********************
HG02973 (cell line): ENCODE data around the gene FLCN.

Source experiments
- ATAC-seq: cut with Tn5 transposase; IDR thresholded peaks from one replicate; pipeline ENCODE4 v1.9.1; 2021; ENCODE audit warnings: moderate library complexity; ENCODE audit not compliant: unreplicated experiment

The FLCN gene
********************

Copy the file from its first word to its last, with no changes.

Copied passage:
HG02973 (cell line): ENCODE data around the gene FLCN.

Source experiments
- ATAC-seq: cut with Tn5 transposase; IDR thresholded peaks from one replicate; pipeline ENCODE4 v1.9.1; 2021; ENCODE audit warnings: moderate library complexity; ENCODE audit not compliant: unreplicated experiment

The FLCN gene